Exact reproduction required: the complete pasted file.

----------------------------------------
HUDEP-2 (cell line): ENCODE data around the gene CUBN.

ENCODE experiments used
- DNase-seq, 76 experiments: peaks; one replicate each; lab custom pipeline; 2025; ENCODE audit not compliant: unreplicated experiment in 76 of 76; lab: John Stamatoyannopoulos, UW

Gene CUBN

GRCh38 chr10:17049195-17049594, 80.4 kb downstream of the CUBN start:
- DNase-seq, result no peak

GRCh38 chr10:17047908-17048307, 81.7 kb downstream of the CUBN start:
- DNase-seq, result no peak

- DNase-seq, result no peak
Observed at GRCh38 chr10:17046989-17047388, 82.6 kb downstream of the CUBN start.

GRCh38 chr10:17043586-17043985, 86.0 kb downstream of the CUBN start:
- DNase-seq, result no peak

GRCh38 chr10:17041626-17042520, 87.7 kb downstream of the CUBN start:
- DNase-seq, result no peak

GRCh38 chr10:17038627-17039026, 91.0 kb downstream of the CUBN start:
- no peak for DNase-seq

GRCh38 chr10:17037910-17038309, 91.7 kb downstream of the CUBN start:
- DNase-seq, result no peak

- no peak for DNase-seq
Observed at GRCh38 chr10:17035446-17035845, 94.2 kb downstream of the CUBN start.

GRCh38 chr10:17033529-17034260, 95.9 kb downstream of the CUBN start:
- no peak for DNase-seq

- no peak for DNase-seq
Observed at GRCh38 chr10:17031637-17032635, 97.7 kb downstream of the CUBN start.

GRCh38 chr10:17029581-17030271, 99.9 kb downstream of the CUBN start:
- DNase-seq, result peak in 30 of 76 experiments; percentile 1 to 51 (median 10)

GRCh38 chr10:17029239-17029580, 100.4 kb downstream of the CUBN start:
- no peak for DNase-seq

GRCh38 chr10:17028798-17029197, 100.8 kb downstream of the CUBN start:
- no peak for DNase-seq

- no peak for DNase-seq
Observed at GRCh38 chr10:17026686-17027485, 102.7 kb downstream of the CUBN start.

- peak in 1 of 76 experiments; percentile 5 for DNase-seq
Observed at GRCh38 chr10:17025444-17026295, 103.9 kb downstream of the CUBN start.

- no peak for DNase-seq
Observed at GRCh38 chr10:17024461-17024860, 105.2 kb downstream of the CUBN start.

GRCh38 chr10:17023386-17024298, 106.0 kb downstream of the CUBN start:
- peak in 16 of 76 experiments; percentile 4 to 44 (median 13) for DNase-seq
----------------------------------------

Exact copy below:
HUDEP-2 (cell line): ENCODE data around the gene CUBN.

ENCODE experiments used
- DNase-seq, 76 experiments: peaks; one replicate each; lab custom pipeline; 2025; ENCODE audit not compliant: unreplicated experiment in 76 of 76; lab: John Stamatoyannopoulos, UW

Gene CUBN

GRCh38 chr10:17049195-17049594, 80.4 kb downstream of the CUBN start:
- DNase-seq, result no peak

GRCh38 chr10:17047908-17048307, 81.7 kb downstream of the CUBN start:
- DNase-seq, result no peak

- DNase-seq, result no peak
Observed at GRCh38 chr10:17046989-17047388, 82.6 kb downstream of the CUBN start.

GRCh38 chr10:17043586-17043985, 86.0 kb downstream of the CUBN start:
- DNase-seq, result no peak

GRCh38 chr10:17041626-17042520, 87.7 kb downstream of the CUBN start:
- DNase-seq, result no peak

GRCh38 chr10:17038627-17039026, 91.0 kb downstream of the CUBN start:
- no peak for DNase-seq

GRCh38 chr10:17037910-17038309, 91.7 kb downstream of the CUBN start:
- DNase-seq, result no peak

- no peak for DNase-seq
Observed at GRCh38 chr10:17035446-17035845, 94.2 kb downstream of the CUBN start.

GRCh38 chr10:17033529-17034260, 95.9 kb downstream of the CUBN start:
- no peak for DNase-seq

- no peak for DNase-seq
Observed at GRCh38 chr10:17031637-17032635, 97.7 kb downstream of the CUBN start.

GRCh38 chr10:17029581-17030271, 99.9 kb downstream of the CUBN start:
- DNase-seq, result peak in 30 of 76 experiments; percentile 1 to 51 (median 10)

GRCh38 chr10:17029239-17029580, 100.4 kb downstream of the CUBN start:
- no peak for DNase-seq

GRCh38 chr10:17028798-17029197, 100.8 kb downstream of the CUBN start:
- no peak for DNase-seq

- no peak for DNase-seq
Observed at GRCh38 chr10:17026686-17027485, 102.7 kb downstream of the CUBN start.

- peak in 1 of 76 experiments; percentile 5 for DNase-seq
Observed at GRCh38 chr10:17025444-17026295, 103.9 kb downstream of the CUBN start.

- no peak for DNase-seq
Observed at GRCh38 chr10:17024461-17024860, 105.2 kb downstream of the CUBN start.

GRCh38 chr10:17023386-17024298, 106.0 kb downstream of the CUBN start:
- peak in 16 of 76 experiments; percentile 4 to 44 (median 13) for DNase-seq